• 1 of
  • Best Linux Desktops for Business

    Best Linux Desktops for Business

    These Linux desktops can offer a cost effective option for businesses.
  • KDE desktop environment

    KDE desktop environment

    Without question, KDE Plasma provides an outstanding enterprise friendly desktop environment. Once you decide on the distro, the next step should be looking into KDE. This desktop offers a traditional menu structure and enterprise friendly applications specifically designed for KDE users (Kontact, Koffice, etc).

    Even though KDE might seem like any typical desktop environment, the truth is that it has one powerful feature not found elsewhere. While most desktops offer virtual desktops, KDE goes one step further and offers users activities. KDE activities allow you to set up customized workspaces designed for individual tasks. For example, you might have one activity for writing, printing and scanning, another activity for development and coding, etc.

    Each activity can have its own wallpaper, icon layout, plasma widgets and so forth. This level of customization helps users to stay focused on the task at hand without finding themselves diviverting over to other things like browsing the web or being sucked into a company instant messenger chat.

    For individual workstations that serve multiple duties, using KDE makes a lot of sense. The idea of activities for individual work duties is very useful in situations where a single user is performing multiple tasks throughout the day.

  • MATE desktop environment

    MATE desktop environment

    For anyone who wants to bring back the simplicity and logic of the GNOME 2 desktop experience, then MATE may be the perfect fit. While some might point out that MATE is a lightweight desktop, this isn't really it's main focus. In truth, it's about providing a reliable, traditional desktop environment that allows users to get their work done effectively.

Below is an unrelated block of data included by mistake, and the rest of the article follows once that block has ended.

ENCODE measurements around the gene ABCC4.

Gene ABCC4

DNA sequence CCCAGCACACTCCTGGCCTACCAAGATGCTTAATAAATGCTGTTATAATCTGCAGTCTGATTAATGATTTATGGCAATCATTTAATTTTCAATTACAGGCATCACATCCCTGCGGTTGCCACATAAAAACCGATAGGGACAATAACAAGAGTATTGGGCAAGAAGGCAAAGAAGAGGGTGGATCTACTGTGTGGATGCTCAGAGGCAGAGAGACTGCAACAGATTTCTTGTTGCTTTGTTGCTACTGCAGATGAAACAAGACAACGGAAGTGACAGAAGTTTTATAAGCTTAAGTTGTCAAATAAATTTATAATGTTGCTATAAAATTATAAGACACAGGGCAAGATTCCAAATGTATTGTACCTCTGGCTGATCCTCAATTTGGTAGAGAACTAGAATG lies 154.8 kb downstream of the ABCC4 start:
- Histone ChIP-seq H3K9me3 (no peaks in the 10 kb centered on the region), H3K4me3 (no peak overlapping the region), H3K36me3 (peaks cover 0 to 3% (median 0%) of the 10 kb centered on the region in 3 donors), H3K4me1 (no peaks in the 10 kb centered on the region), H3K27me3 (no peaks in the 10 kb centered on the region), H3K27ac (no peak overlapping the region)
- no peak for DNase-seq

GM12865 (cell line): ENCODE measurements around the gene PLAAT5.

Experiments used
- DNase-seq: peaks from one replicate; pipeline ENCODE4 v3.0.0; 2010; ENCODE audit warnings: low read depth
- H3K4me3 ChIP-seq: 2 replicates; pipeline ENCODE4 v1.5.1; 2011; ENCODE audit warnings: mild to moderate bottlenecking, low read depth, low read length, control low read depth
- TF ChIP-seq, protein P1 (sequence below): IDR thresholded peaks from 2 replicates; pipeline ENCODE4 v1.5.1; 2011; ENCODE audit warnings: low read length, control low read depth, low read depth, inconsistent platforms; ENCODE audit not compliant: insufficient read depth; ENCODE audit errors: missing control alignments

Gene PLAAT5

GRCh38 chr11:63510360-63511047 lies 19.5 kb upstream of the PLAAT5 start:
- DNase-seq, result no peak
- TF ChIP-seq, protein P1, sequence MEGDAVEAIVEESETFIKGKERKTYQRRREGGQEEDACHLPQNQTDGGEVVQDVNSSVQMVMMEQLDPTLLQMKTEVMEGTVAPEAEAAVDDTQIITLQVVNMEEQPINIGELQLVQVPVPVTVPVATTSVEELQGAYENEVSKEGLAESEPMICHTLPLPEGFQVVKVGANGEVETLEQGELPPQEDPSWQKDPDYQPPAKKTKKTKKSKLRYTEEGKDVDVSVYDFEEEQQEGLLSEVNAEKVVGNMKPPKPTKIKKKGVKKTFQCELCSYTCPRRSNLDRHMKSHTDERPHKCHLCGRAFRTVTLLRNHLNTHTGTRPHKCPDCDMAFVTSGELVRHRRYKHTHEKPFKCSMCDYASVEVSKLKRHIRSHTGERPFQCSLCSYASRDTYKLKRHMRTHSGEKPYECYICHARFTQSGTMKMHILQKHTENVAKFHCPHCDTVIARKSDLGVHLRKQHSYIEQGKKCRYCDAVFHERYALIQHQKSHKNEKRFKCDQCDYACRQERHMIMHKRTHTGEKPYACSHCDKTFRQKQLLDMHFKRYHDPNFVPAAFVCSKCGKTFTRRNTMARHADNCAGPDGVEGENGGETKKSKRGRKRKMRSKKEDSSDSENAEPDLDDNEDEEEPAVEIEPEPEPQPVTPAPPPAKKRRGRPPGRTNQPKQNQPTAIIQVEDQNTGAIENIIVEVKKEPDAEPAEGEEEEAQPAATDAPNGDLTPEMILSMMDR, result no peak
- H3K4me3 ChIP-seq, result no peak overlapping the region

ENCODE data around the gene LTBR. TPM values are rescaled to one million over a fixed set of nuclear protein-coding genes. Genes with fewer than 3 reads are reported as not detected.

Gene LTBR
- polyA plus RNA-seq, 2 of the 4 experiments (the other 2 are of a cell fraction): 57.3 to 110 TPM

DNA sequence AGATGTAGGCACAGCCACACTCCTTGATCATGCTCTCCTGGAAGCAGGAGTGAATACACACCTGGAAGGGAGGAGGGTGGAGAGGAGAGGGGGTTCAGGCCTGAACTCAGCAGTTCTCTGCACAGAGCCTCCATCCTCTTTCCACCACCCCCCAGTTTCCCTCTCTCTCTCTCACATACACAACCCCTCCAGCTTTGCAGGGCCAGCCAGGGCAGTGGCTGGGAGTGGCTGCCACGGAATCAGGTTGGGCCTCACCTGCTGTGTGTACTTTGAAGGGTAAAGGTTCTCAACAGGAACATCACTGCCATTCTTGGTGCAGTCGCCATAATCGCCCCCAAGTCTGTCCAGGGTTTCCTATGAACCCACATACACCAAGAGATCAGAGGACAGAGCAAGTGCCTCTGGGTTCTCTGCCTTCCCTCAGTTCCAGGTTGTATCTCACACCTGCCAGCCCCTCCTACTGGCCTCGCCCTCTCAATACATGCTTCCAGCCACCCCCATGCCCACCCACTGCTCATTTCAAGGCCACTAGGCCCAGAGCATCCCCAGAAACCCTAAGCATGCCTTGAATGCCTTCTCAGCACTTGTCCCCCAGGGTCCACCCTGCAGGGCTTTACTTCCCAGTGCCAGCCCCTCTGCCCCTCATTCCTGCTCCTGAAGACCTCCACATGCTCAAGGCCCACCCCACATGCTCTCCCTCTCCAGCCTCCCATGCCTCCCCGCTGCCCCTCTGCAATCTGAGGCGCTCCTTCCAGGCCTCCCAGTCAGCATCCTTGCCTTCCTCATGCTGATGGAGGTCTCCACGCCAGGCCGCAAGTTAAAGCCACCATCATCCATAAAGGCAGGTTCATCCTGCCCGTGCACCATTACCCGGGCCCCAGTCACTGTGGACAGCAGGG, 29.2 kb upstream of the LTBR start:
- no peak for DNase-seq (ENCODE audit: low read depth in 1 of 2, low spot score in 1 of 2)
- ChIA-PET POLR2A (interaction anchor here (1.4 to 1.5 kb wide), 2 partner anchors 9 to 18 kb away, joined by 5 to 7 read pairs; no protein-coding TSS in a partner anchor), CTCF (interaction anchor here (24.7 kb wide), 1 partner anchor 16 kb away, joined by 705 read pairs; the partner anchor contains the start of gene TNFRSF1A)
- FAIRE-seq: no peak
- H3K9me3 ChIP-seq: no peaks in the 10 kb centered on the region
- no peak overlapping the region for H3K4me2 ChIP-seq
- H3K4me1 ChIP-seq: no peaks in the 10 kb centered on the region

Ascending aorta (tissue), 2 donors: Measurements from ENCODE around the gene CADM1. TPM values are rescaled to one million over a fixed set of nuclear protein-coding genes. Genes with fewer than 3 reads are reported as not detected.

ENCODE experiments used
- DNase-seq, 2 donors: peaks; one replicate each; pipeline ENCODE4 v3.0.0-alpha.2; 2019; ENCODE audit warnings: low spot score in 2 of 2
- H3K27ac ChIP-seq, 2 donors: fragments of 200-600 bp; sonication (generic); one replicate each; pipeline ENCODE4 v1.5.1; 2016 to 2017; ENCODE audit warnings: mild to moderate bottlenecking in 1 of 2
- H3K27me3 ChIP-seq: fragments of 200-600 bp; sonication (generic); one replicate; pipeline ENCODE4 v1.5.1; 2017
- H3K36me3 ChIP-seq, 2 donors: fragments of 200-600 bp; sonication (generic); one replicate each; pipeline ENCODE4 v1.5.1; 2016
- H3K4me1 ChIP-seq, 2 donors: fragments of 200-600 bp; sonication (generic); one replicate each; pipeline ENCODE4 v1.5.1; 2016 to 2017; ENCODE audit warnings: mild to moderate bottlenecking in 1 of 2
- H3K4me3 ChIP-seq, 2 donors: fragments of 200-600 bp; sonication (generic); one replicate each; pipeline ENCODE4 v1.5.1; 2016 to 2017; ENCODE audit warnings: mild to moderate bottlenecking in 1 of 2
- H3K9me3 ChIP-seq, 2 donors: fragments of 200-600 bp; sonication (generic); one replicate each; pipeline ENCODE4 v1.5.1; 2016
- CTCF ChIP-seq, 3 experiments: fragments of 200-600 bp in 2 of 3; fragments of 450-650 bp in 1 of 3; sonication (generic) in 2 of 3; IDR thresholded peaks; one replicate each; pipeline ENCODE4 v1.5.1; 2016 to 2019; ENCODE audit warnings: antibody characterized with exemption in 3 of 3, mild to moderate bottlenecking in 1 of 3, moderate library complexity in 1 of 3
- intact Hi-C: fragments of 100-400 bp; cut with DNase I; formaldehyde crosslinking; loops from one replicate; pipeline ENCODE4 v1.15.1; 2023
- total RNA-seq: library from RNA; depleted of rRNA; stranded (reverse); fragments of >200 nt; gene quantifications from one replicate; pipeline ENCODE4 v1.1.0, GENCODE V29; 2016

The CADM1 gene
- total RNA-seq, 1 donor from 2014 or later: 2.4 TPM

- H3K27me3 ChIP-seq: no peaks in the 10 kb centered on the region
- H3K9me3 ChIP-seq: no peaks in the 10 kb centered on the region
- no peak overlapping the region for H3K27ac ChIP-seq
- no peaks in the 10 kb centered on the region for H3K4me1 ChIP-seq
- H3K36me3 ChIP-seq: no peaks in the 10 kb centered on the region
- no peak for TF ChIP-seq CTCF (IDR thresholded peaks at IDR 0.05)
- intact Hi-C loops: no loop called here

One of the greatest benefits of MATE is that it comes with fantastic, distraction-free applications for file browsing, image viewing and text editing. Just like GNOME 2, MATE comes with all the important applets you might expect plus the ability to add more for your panel customization needs. MATE is a great desktop for anyone looking to bring a basic desktop without a ton of bells and whistles to an enterprise workstation. MATE provides enough control to make needed customizations without editing conf files, yet it also doesn't needlessly chew through workstation resources (RAM, CPU, etc).

    With regard to settings, nearly anything you need is available in the MATE desktop. Input and screen customization, menu changes/tweaking, multiple menu layouts -- all available by default.

  • XFCE desktop environment

    XFCE desktop environment

    For years, my desktop of choice was XFCE. There were a few reasons for this. First and foremost, it's lightweight enough to run on the most modest of hardware. Ten your old PC with minimal RAM? No problem, XFCE is perfect for you needs.

    On the surface, XFCE feels a little bit like MATE. But there are some differences to be aware of. First of all, the panel and its applets differ from other desktop environments. Also, the file manager is a bit different in appearance and layout. The real area to be mindful of is how things are laid out in the menu launcher.

    I highly recommend using XFCE for any desktop workstation where resources are a consideration or when you need to maximize the CPU power for other tasks besides merely rendering a desktop environment. This is the area where XFCE shines - it's lightweight and fast, yet it's not lacking in easy customization.